We all are well aware that going into the medical field is not a cake-walk. The transition from being a pre-med, to a medical student, and residency is fairly tough. Even though the process sounds tedious and stressful, there are ways people have hacked the system by enjoying the journey, rather than just quickly trying to get it over with. These people, that enjoy the ride, indulge in creativity and expand their perceptions to formulate new ideas and possibilities. There would be no innovation or progress in the medical field if it weren’t for people who wondered about why they were doing what they were doing and how they could have done it different to make it more efficient. Luckily, there are still so many doctors who haven’t lost touch with their child-like state of wonder and are inclined in the arts, which is, essentially, a median for creativity.

Timeline of Major Breakthroughs in Medicine:

800 – Indian doctors were grafting skin from one part of the body to another

1600– Italian surgeon reconstructed ears and noses out of pieces of human skin

1954– first successful kidney transplant

1950s-1960s– studies conducted on how body rejects or tolerates foreign tissue , era of widespread organ transplantation began

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The Human Heart from the original Gray’s Anatomy 

On the Art of Medicine podcast, a doctor from Mount Sinai School of Medicine was interviewed about how the arts have a strong correlation with anatomy. The doctor described her passion for art as a high school student but also for the sciences. This is a conflicting decision that many students in high school encounter because there are academically inclined kids who think they could excel in the sciences, but also want to pursue the arts. This lady shared how she got over the conflict by double majoring at Cornell, and taking art courses along with her prerequisites at the same time. However, she still did not feel connected to her purpose yet. Later on though, she pursued a project in which she got to illustrate anatomical drawings of fish and different animals so she could study how dissections would be done. Although this is an example of veterinary medicine, it ties into how the arts can be incorporated into anatomy in general. In fact, studying drawings of animals could even help develop models for human treatments. She also mentioned how someone who’s pursuing the arts alone may be constrained by finances whereas someone who’s strictly focusing on completing the medical steps may be restricted in terms of creativity. That’s how she came to a consensus of having the arts inculcated into anatomy, which ties into medicine directly. That’s why the Gray’s Anatomy by Henry Gray is actually helpful for medical students. Students can look at the visual representations and make different connections about structures of the human body.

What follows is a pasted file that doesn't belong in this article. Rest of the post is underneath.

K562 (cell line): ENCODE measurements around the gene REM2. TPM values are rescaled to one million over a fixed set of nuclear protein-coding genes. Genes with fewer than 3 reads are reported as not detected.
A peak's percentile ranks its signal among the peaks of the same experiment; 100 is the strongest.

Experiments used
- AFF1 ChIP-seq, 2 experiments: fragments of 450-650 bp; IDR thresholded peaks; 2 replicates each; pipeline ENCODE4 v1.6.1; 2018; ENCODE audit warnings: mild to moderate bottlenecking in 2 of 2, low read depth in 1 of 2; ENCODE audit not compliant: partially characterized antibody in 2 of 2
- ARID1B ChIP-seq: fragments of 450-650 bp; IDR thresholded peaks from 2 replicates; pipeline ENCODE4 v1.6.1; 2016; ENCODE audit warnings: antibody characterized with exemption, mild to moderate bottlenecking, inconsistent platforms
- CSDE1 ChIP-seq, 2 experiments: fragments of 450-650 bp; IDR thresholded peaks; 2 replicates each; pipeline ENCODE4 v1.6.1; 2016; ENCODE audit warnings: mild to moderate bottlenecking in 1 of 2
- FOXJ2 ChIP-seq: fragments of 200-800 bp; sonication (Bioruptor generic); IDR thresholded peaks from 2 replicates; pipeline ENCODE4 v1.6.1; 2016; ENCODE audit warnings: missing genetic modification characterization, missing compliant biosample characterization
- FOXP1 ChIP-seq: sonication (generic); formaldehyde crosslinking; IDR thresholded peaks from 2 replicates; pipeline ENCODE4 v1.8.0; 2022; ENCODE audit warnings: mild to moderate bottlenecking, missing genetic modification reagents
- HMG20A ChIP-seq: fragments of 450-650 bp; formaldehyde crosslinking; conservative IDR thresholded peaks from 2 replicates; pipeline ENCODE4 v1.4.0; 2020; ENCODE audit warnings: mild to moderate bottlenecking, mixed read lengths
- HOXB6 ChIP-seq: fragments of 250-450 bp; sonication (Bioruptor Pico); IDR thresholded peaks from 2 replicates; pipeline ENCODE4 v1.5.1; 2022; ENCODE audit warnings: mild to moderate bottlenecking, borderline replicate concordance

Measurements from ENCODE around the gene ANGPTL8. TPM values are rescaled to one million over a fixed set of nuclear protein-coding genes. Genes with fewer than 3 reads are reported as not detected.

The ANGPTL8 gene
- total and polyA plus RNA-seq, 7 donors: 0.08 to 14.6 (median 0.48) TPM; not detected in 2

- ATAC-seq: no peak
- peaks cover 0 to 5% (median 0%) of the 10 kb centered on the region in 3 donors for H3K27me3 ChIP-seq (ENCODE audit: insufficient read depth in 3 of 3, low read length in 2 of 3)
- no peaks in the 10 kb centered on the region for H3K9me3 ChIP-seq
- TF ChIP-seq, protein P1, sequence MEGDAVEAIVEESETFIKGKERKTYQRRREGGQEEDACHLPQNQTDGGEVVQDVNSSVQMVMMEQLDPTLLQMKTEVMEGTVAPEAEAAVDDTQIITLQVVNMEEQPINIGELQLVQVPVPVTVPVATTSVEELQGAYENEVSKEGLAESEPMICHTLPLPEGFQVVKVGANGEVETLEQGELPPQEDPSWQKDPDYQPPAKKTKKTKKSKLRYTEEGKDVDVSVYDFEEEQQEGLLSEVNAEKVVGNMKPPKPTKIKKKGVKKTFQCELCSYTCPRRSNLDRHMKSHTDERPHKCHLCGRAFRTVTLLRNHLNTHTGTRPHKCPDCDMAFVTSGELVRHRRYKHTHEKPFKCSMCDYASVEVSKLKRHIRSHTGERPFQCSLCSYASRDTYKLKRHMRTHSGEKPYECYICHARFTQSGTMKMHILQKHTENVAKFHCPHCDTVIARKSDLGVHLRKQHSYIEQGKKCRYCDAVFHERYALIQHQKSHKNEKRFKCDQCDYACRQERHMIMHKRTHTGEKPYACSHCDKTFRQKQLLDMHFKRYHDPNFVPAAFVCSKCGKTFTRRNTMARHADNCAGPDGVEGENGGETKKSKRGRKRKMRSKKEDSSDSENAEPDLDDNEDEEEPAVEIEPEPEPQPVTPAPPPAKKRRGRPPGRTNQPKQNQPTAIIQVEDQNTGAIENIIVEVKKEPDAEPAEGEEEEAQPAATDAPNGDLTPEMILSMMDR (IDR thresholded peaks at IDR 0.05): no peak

The universal concept of the arts in medicine lies in the idea that one can look at a study, project or assignment with a fresh perspective, and begin to discover new possibilities. That is why medical schools like Mount Sinai value this concept so much and represent it with some of the most renowned physicians in the world.

So, the next time you contemplate the whole medical school process, think about it as a journey to experience with an open mind. That way, medicine will rather be a very interesting ride!

Check out Mount Sinai School of Medicine: http://icahn.mssm.edu/

Art of Medicine Podcast (also available on iTunes for free: http://www.theartofmedicinepodcast.com/podcast-archive/